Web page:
All English courses will complete a unit in Technical Communications during the second semester of English. The unit consists of reading and writing professional documents such as: resume, cover letter, instructional infographics, as well as other business related documents. As part of this unit, students will participate in a mock interview and listen to various speakers concerning career paths, the work environment, internships and networking. Senior presentation preparation and oral communication will also be stressed during second semester. A strong emphasis will be placed on incorporating current technical courses into English if possible.
English 10 Honors
This course is similar to English 10 but students are expected to work at a much higher degree of independence. Students will also be required to work at a faster pace and have more homework. The course is designed to prepare students for AP classes in their sophomore, junior and senior year. (NCAA approved course)
English 10 CCR
Through a continued in-depth study of a wide variety of grade appropriate literature and other media, students will work to improve their reading, writing, speaking and listening skills. (NCAA approved course)
American Studies English Applied
Students will study American literature in an attempt to answer the question: “What does it mean to be an American?” in order to improve their reading, writing, speaking and listening skills and better understand and appreciate the American experience. Permission by current English teacher is required to take this course.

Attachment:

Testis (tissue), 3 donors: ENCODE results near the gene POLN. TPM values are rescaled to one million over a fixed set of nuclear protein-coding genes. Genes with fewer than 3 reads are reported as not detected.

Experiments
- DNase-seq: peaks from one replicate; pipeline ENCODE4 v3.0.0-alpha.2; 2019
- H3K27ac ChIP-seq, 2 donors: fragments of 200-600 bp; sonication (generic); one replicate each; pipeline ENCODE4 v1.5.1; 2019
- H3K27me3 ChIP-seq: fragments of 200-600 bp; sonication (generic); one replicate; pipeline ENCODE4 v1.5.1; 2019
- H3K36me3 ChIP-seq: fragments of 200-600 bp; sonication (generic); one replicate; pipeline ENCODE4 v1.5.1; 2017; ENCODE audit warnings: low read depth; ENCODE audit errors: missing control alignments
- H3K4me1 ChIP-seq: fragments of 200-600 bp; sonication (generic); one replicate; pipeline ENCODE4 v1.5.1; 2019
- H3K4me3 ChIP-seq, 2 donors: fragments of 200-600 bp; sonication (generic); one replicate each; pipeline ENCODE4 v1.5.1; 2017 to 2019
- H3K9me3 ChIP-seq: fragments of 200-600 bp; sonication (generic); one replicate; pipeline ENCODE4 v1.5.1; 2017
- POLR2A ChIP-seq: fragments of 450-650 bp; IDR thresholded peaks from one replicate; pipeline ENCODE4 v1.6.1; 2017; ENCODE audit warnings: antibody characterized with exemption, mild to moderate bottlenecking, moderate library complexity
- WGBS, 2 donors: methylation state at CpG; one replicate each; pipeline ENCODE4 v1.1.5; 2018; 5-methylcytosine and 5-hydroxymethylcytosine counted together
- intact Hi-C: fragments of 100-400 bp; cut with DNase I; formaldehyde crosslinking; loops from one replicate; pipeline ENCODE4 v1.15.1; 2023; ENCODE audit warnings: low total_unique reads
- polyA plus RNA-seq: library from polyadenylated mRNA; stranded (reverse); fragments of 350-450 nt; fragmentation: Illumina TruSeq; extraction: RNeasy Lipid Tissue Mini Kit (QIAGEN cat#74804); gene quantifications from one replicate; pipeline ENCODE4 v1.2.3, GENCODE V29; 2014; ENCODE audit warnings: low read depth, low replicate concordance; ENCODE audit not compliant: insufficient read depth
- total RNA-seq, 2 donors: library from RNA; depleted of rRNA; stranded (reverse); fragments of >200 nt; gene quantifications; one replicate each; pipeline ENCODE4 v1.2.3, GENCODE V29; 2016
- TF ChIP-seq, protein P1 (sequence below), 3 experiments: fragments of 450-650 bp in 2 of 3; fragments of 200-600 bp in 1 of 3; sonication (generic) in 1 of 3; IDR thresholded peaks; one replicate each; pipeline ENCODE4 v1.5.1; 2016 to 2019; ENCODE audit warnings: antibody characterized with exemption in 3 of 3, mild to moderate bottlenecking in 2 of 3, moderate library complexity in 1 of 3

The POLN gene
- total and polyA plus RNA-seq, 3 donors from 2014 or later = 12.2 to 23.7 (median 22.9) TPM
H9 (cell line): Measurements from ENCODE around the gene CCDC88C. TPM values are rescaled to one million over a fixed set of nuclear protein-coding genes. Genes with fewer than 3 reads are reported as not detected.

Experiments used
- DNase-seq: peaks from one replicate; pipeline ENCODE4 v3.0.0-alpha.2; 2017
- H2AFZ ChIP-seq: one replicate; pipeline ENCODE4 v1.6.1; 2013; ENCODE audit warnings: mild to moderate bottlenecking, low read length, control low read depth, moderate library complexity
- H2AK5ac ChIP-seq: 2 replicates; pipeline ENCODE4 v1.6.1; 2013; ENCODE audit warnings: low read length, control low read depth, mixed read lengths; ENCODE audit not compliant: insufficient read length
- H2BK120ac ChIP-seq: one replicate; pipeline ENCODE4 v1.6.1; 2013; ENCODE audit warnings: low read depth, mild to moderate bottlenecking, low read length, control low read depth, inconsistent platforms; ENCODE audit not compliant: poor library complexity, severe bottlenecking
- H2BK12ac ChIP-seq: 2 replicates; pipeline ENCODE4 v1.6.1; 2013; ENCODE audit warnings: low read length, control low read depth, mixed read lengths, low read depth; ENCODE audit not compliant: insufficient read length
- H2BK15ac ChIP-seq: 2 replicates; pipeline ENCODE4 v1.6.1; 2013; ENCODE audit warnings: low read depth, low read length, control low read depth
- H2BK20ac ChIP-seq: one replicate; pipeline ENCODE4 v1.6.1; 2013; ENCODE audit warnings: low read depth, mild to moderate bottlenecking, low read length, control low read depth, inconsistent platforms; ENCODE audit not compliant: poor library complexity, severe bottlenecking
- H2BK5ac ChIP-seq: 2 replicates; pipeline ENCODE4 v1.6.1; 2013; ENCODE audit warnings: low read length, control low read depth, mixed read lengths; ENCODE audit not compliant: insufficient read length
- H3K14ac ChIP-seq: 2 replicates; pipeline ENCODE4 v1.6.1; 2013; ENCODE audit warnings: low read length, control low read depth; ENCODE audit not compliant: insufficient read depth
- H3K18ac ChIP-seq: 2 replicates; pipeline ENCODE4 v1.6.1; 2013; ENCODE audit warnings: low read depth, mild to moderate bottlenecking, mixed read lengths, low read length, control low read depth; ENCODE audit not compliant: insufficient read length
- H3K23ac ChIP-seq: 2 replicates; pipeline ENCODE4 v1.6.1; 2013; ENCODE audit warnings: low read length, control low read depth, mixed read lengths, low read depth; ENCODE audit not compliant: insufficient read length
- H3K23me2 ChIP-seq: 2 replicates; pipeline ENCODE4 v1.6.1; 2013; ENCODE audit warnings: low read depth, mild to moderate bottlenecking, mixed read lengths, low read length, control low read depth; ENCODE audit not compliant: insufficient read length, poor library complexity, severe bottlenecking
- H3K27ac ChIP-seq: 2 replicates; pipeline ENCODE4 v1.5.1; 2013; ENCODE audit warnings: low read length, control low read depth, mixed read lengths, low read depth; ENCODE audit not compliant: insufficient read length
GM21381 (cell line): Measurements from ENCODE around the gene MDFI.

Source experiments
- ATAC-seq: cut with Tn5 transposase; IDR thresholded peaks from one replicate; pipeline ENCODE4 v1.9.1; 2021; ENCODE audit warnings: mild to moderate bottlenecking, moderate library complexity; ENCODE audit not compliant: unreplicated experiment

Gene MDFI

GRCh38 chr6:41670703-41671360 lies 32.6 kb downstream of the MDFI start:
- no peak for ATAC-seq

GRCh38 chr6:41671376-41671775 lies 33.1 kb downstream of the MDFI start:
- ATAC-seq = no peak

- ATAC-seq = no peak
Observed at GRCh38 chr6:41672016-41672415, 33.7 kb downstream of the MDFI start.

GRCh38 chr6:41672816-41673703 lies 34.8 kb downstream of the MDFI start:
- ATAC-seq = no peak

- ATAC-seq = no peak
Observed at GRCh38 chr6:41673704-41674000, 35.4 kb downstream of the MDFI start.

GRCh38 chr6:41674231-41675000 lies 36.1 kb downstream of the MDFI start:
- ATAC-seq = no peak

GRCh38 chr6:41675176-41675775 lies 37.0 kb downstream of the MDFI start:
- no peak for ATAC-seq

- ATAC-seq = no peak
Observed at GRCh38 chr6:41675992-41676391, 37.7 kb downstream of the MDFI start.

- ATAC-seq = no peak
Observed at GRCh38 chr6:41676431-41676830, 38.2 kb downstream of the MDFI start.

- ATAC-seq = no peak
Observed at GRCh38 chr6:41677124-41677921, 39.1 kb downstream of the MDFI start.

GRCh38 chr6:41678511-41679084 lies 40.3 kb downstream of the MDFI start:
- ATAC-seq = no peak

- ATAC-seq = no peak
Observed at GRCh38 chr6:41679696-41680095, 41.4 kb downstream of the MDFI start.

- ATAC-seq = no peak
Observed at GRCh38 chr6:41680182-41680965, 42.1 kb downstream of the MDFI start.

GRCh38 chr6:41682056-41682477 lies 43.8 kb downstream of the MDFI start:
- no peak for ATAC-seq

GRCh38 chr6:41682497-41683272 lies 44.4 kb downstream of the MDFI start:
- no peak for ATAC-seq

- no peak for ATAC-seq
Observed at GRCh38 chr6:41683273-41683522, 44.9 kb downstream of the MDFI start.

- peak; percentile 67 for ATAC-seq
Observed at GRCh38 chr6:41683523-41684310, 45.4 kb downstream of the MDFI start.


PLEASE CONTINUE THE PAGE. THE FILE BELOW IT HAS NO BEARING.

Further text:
This course is designed for sophomores, juniors, and seniors who have either not yet demonstrated mastery of reading at the eighth grade level, or have not shown continued progress/growth in reading. Students will be reading various texts, both fiction and nonfiction, with the purpose of improving fluency and comprehension. Increased reading will enable students to more effectively read texts in their other courses. By the end of this course, students should be able to: 1) read orally with fluency and expression, 2) employ “fix-up” strategies as needed, 2) annotate text as they read, 3) determine the author's position or point of view and compare this to their own ideas and experiences, 4) back up their own positions with evidence, 5) engage in relevant discussions and writings about their reading, 6) answer both literal and inferential questions about their reading, 7) use various strategies to figure out the meaning of unknown words.